Infectious Disease Host Range: How Wide Can It Be?

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Infectious disease is on our minds these days, but let us at least step away from our human infectious disease waking nightmare, to talk about infectious plant diseases (see also Yes, as horticulturists know, plants have pathogenic fungi, bacteria, oomycetes, nematodes, phytoplasmas, plants (such as mistletoes), and even viruses, such as the tobacco mosaic virus and the impatiens necrotic spot virus, that cause plant diseases. With that in mind, let us discuss several curious aspects of infectious plant diseases and beyond.


A Julia Child rose
A 'Julia Child' rose


As often is apropos, let us start with Shakespeare, from Sonnet 35: “Roses have thorns, and silver fountains mud;/Clouds and eclipses stain both moon and sun,/And loathsome canker lives in sweetest bud,/All [plants] make faults.” He was right that all “plants” (actually he said “men”) make faults; no plant or animal is without its fair share of diseases and disorders.


The Bard was not quite right about “thorns” at least to a botanist, who define roses’ thorn-like structures as “prickles”, outgrowths of the epidermis of stems, containing no vascular tissue.  Thorns are modified stems arising from the axil of a leaf. In a way of course this distinction may be described as “full of sound and fury, signifying nothing” in light of the reality of “if you prick us do we not bleed” , to mix a few Shakespearean metaphors. Nor considering modern terminology would be consider buds to have “cankers”, since this term is generally reserved for symptoms of disease on stems.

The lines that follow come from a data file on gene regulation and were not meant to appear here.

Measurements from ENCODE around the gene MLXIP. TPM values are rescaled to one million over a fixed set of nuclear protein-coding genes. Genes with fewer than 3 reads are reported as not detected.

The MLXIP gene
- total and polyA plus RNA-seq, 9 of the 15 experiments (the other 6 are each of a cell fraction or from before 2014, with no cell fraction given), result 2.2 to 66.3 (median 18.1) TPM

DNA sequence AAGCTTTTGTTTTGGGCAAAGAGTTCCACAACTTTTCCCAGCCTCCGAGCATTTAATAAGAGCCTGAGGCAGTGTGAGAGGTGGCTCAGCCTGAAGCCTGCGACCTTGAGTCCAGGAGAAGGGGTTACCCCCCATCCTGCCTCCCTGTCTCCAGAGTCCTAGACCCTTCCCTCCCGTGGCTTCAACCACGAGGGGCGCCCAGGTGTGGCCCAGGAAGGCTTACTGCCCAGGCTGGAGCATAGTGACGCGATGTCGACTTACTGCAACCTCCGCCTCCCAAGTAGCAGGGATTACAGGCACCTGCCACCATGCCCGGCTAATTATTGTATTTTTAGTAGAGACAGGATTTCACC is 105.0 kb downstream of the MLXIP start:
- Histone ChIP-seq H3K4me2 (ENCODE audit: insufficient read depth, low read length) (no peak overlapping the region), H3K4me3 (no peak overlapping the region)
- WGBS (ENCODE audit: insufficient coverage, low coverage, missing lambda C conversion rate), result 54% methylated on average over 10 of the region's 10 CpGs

A rose prickle
Rose "prickles".  Ouch.

But that is beside the point, so to speak. I spoke of this recently to a group in Tiffin (back in ancient days when we all mingled in groups). It was part of an exercise I often do about infectious plant diseases. As with human diseases, when we talk about infections we talk about host-parasite relationships inside host cells and about the range of susceptible host organisms affected by a particular pathogen. These are topics we are all becoming attuned to in the news these days as we talk about the COVID-19 disease, the CDC, and pandemics.